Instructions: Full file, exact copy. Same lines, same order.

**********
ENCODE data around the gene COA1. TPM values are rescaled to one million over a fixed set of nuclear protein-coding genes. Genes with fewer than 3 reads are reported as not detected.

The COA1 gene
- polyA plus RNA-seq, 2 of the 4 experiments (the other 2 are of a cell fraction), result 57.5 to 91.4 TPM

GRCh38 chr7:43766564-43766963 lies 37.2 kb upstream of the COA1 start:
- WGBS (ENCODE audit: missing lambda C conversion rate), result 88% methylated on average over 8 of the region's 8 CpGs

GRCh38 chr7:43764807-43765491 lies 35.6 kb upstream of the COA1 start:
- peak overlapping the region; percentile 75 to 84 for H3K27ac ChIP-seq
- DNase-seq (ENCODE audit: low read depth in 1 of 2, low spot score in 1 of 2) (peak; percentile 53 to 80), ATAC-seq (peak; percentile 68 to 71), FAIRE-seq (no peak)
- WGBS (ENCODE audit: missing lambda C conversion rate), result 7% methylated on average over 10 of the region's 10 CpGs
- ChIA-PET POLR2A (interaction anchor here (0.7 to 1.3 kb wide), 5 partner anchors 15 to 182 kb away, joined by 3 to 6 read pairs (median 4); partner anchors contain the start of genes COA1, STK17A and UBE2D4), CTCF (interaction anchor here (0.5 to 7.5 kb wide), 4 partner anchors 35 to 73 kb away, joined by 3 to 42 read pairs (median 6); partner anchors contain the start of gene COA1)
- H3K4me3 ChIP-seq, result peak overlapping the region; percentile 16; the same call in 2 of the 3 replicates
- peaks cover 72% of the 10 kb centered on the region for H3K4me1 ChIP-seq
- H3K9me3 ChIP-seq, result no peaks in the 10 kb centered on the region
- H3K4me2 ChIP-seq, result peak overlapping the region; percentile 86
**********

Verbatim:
ENCODE data around the gene COA1. TPM values are rescaled to one million over a fixed set of nuclear protein-coding genes. Genes with fewer than 3 reads are reported as not detected.

The COA1 gene
- polyA plus RNA-seq, 2 of the 4 experiments (the other 2 are of a cell fraction), result 57.5 to 91.4 TPM

GRCh38 chr7:43766564-43766963 lies 37.2 kb upstream of the COA1 start:
- WGBS (ENCODE audit: missing lambda C conversion rate), result 88% methylated on average over 8 of the region's 8 CpGs

GRCh38 chr7:43764807-43765491 lies 35.6 kb upstream of the COA1 start:
- peak overlapping the region; percentile 75 to 84 for H3K27ac ChIP-seq
- DNase-seq (ENCODE audit: low read depth in 1 of 2, low spot score in 1 of 2) (peak; percentile 53 to 80), ATAC-seq (peak; percentile 68 to 71), FAIRE-seq (no peak)
- WGBS (ENCODE audit: missing lambda C conversion rate), result 7% methylated on average over 10 of the region's 10 CpGs
- ChIA-PET POLR2A (interaction anchor here (0.7 to 1.3 kb wide), 5 partner anchors 15 to 182 kb away, joined by 3 to 6 read pairs (median 4); partner anchors contain the start of genes COA1, STK17A and UBE2D4), CTCF (interaction anchor here (0.5 to 7.5 kb wide), 4 partner anchors 35 to 73 kb away, joined by 3 to 42 read pairs (median 6); partner anchors contain the start of gene COA1)
- H3K4me3 ChIP-seq, result peak overlapping the region; percentile 16; the same call in 2 of the 3 replicates
- peaks cover 72% of the 10 kb centered on the region for H3K4me1 ChIP-seq
- H3K9me3 ChIP-seq, result no peaks in the 10 kb centered on the region
- H3K4me2 ChIP-seq, result peak overlapping the region; percentile 86